Golf Chipping How-To Guide: Club Selection

Two Philosophies

There are two basic philosophies for chipping:

  1. Chip all shots with your favorite club. Here the idea is that it is easier to master one club than to master many different clubs.
  2. Land everything on the front of the green and let the ball roll to the hole. The idea is to get the ball rolling as soon as possible so that you only have to make a small stroke and you let the green do the rest of the work.
Philosophy 2, vary the club but keep the landing zone on the front of the green.

Which One Is Right?

In essence, they both are. The real key is to analyze the layout of the green and pick whatever club will give you the best odds for getting up and down. If your favorite club won’t make the shot any more difficult, use it!

What Is the Most Important Factor?

It’s best to always play to the layout of the course. You want to land the ball in the path of least resistance.

Find a spot on the green that is nice and level for the ball to roll true to the hole.

In most cases, when faced with a simple, straightforward chip, it is best to land the ball close to the front of the green and let the ball roll to the hole. This means you will use a variety of clubs depending on the layout of the green.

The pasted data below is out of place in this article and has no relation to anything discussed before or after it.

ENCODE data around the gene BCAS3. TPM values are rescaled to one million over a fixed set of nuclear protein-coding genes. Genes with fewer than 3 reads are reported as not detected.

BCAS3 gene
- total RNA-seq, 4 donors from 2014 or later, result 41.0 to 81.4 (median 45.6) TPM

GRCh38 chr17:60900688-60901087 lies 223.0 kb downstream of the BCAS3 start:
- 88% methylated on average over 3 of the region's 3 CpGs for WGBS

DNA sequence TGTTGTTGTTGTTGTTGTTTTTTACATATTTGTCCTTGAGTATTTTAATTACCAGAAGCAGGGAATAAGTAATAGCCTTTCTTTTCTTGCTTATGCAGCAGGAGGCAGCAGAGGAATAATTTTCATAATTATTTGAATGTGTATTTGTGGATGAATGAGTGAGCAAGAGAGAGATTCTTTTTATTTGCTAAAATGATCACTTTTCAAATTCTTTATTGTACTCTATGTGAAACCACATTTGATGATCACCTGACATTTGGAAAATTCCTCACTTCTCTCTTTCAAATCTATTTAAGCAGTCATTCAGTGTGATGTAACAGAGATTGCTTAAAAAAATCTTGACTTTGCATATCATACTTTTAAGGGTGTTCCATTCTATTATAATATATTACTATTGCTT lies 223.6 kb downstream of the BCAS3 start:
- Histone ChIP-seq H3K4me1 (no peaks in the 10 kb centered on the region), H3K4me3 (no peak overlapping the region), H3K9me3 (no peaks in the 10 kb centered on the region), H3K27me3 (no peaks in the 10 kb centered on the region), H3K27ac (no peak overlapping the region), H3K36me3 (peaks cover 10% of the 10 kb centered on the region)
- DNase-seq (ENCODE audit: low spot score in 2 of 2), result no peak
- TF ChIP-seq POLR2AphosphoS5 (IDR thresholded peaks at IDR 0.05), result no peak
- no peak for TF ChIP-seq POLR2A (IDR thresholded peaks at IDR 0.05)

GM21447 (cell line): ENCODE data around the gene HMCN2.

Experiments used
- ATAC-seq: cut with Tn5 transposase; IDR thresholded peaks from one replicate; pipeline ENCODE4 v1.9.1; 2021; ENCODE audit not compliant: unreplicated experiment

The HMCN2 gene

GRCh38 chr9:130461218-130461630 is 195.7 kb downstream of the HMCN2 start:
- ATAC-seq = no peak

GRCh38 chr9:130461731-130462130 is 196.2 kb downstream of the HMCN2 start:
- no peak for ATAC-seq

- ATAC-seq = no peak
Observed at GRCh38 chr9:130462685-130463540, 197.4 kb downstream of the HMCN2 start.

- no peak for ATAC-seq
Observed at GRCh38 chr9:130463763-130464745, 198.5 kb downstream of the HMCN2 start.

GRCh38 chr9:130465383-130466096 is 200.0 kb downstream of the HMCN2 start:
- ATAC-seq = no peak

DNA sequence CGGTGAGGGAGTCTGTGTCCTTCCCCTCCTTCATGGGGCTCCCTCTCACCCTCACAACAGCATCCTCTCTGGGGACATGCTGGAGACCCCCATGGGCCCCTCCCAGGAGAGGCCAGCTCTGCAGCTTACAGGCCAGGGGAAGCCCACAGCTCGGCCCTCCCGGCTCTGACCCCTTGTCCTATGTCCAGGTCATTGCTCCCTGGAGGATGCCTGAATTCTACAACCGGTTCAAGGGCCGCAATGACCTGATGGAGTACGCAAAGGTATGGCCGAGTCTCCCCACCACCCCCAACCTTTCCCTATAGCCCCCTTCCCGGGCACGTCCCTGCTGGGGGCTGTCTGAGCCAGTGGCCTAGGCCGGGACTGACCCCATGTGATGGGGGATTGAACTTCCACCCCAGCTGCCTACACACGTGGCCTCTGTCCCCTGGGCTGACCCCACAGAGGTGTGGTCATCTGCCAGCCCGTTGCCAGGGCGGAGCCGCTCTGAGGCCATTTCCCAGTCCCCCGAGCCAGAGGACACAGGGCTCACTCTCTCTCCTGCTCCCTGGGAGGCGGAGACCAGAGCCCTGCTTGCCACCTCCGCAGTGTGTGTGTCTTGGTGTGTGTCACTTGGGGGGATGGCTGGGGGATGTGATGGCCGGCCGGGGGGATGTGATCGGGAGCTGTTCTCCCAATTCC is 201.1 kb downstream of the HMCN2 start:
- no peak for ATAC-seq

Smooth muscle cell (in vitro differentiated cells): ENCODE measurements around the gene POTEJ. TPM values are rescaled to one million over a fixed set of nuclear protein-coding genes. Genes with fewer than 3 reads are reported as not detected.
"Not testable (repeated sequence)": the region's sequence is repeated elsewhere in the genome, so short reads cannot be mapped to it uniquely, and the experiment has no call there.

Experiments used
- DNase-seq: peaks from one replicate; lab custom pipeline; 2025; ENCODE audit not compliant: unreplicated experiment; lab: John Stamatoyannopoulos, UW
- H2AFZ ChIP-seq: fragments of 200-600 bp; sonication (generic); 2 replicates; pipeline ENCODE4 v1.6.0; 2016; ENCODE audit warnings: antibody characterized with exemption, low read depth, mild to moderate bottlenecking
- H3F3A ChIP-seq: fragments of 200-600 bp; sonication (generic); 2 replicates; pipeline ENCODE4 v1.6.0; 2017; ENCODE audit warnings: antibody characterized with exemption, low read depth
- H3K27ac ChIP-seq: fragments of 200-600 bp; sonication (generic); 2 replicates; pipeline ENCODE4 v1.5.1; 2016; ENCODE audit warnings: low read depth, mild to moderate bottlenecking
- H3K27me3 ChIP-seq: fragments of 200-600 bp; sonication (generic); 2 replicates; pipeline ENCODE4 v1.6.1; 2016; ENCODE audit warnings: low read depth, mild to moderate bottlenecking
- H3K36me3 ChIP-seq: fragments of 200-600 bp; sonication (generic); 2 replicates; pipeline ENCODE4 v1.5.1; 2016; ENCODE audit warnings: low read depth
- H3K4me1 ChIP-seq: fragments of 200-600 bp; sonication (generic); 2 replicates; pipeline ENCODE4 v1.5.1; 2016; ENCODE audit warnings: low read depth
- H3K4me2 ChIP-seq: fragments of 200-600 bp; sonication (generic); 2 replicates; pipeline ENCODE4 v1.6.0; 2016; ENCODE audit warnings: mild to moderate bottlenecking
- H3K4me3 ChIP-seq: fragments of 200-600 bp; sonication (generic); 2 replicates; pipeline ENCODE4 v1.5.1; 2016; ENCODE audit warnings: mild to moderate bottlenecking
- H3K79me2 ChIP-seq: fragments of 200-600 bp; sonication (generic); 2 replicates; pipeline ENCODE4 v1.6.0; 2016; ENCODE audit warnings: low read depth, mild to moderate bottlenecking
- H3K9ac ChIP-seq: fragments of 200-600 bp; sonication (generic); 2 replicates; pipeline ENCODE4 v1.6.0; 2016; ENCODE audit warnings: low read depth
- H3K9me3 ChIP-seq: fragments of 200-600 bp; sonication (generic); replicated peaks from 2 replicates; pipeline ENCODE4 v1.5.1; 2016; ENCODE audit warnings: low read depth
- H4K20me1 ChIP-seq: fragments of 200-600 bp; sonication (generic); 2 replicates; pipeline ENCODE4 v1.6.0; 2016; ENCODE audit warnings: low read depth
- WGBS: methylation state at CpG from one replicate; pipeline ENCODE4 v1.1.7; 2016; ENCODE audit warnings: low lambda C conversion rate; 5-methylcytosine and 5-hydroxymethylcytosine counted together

So What Club Do I Use?

When the green is smooth, it is better to play a shot that lands on the front of the green and rolls out to the hole.

When facing a straight chip with very little undulation on the green, you will use a variety of clubs. The idea is to land the ball 5 to 6 feet on the green and to get the ball to roll to the hole.

If you’re very close to the fringe, you may only need a 7 or 8 iron to get the intended result. As you start to go farther and farther away from the edge of the green, you will need more loft to land the ball on the front of the green and let it roll to the hole.

This same chip shot that called for a seven iron when just off the edge of the green, may need a sand wedge from 20 feet farther away.

When to Change up the Game Plan

As mentioned earlier, on a nice, flat green it’s best to land the ball on the front of the green and let the ball roll to the whole. We

If the front of the green is sloped, it will be better to land short or long of the obstacle, if possible.

will need to change this plan if there are mounds or hills on the front of the green. It’s always best to land the ball on a nice, flat spot on the green if possible. Landing the ball on any type of slope will be too unpredictable.

Uphill and downhill slopes will cause the ball to check up or roll out much more aggressively, respectively. Side hill lies can kick the ball severely to the left or right depending on the amount of slope. These types of variables can be very difficult to predict.

When faced with a chip shot such as the ones mentioned above, try to find a flat spot to land the ball either in front of or past these slopes or hills.

Always Take the Path of Least Resistance!

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Chuck Quinton

is the founder of the RotarySwing Tour online golf instruction learning system. He played golf professionally for 8 years and has been teaching golf since 1995 and has worked with more than 100 playing professionals who have played on the PGA, and other major tours around the world.

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